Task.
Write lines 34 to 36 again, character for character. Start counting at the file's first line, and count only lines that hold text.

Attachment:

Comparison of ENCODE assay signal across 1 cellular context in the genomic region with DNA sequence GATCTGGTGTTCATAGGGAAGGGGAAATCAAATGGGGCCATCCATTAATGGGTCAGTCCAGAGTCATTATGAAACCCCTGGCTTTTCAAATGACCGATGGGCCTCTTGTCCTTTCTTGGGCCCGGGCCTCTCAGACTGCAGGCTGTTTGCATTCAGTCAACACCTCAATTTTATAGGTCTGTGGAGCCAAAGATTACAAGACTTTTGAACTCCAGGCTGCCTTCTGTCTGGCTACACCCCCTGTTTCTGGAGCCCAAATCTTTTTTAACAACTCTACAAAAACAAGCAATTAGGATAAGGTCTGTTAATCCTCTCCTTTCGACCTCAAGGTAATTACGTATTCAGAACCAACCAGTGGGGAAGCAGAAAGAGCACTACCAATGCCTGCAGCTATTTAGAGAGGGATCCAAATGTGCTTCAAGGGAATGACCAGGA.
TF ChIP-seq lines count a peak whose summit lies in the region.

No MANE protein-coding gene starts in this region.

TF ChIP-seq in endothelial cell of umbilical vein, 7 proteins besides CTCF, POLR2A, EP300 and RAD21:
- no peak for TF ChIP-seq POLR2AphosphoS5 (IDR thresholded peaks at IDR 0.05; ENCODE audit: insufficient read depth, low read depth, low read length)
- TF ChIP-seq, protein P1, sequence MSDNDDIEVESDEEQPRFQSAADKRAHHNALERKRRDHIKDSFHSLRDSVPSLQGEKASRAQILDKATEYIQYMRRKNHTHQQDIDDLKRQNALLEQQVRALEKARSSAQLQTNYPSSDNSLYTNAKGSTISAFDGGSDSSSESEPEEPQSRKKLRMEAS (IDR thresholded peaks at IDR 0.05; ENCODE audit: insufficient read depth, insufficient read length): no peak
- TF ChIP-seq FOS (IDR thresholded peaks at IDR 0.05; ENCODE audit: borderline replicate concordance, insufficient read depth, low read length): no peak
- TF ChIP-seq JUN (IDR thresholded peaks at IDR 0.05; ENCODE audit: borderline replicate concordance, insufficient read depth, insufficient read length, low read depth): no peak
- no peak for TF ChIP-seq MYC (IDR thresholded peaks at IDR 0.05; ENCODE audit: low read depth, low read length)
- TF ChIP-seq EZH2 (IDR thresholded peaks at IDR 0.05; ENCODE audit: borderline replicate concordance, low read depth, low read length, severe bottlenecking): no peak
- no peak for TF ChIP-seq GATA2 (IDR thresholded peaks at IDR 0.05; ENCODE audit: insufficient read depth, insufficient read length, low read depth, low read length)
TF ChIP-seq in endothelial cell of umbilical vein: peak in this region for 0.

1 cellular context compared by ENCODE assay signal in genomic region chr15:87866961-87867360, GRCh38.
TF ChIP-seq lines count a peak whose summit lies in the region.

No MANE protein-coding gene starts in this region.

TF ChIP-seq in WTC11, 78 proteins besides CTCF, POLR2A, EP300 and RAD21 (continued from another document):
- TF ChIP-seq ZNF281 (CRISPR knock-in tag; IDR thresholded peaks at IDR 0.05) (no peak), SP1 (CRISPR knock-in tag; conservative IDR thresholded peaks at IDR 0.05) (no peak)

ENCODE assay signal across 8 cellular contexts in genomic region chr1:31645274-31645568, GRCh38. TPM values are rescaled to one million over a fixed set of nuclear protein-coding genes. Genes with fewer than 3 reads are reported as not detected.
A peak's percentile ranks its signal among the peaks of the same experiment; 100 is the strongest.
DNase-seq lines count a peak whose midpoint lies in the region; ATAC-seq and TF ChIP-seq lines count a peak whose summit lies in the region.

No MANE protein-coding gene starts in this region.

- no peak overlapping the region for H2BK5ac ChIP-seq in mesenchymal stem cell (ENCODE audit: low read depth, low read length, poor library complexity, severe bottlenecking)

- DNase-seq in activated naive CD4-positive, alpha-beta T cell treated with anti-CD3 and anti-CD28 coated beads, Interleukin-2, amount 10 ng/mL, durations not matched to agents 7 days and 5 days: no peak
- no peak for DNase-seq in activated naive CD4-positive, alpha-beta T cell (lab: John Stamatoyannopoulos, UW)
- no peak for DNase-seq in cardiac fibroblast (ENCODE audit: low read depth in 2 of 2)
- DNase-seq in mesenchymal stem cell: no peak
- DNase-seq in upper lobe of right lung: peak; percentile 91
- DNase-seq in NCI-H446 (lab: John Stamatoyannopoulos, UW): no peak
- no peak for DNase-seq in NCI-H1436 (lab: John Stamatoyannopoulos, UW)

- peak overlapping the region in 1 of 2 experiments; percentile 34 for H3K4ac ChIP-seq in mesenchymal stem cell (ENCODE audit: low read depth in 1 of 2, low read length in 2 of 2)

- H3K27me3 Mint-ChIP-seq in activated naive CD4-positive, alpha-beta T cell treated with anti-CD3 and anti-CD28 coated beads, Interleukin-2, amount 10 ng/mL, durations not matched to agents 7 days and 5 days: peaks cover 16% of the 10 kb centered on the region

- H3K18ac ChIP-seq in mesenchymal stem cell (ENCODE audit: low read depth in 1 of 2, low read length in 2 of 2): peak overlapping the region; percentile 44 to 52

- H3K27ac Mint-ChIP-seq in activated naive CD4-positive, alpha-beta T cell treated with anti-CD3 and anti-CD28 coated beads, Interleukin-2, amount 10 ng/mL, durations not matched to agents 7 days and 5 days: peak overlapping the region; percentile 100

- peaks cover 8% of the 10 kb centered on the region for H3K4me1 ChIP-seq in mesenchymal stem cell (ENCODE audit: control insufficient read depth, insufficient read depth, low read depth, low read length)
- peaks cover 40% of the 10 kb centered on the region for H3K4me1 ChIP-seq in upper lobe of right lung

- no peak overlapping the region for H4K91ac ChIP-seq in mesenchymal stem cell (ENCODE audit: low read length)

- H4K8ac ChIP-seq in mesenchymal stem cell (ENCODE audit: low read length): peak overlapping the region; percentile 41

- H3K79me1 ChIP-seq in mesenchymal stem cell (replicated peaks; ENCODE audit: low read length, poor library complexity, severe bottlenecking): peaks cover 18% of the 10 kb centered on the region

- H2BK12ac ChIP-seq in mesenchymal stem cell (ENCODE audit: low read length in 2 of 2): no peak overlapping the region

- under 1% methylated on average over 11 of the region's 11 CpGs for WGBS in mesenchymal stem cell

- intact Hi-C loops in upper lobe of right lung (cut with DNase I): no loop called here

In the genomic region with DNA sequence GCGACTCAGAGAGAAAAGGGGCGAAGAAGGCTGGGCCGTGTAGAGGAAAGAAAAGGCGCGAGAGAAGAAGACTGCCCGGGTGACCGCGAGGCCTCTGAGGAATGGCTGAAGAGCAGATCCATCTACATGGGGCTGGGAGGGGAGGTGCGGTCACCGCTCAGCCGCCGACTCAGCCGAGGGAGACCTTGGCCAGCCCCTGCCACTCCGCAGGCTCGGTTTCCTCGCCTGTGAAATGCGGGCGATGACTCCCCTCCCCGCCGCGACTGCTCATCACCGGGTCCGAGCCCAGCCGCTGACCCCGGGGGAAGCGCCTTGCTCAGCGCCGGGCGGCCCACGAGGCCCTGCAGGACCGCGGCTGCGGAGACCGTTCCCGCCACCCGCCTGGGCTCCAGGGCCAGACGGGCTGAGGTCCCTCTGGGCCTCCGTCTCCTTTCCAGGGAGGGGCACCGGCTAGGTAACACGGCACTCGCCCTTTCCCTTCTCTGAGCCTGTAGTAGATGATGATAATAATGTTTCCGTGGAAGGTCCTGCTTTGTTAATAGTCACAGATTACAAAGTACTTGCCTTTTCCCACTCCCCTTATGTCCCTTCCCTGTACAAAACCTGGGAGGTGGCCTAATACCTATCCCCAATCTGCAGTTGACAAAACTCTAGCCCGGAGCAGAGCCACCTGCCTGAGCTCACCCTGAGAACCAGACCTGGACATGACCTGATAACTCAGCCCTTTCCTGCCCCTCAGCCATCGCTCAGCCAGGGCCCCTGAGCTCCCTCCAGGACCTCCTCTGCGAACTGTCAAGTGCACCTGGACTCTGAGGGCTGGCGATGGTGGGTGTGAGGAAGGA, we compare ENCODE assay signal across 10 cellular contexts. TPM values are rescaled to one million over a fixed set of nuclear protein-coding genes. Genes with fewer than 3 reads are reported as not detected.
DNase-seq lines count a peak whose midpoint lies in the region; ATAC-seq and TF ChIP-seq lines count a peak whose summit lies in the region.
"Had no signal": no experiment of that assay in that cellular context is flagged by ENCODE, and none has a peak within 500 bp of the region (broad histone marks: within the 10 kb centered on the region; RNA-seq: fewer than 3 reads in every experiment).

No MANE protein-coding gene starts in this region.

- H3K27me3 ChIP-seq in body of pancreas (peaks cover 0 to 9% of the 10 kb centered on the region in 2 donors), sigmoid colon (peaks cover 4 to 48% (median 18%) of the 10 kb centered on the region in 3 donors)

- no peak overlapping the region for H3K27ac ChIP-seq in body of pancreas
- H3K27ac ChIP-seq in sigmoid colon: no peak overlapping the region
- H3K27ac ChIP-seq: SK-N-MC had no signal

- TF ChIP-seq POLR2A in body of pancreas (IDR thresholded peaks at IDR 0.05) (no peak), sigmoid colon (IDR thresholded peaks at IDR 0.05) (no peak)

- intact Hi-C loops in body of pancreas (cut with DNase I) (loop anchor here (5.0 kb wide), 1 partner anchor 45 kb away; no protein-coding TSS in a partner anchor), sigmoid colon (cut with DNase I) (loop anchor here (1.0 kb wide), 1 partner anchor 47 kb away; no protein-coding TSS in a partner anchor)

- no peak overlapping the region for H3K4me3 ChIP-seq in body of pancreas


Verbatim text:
- peaks cover 8% of the 10 kb centered on the region for H3K4me1 ChIP-seq in mesenchymal stem cell (ENCODE audit: control insufficient read depth, insufficient read depth, low read depth, low read length)
- peaks cover 40% of the 10 kb centered on the region for H3K4me1 ChIP-seq in upper lobe of right lung

- no peak overlapping the region for H4K91ac ChIP-seq in mesenchymal stem cell (ENCODE audit: low read length)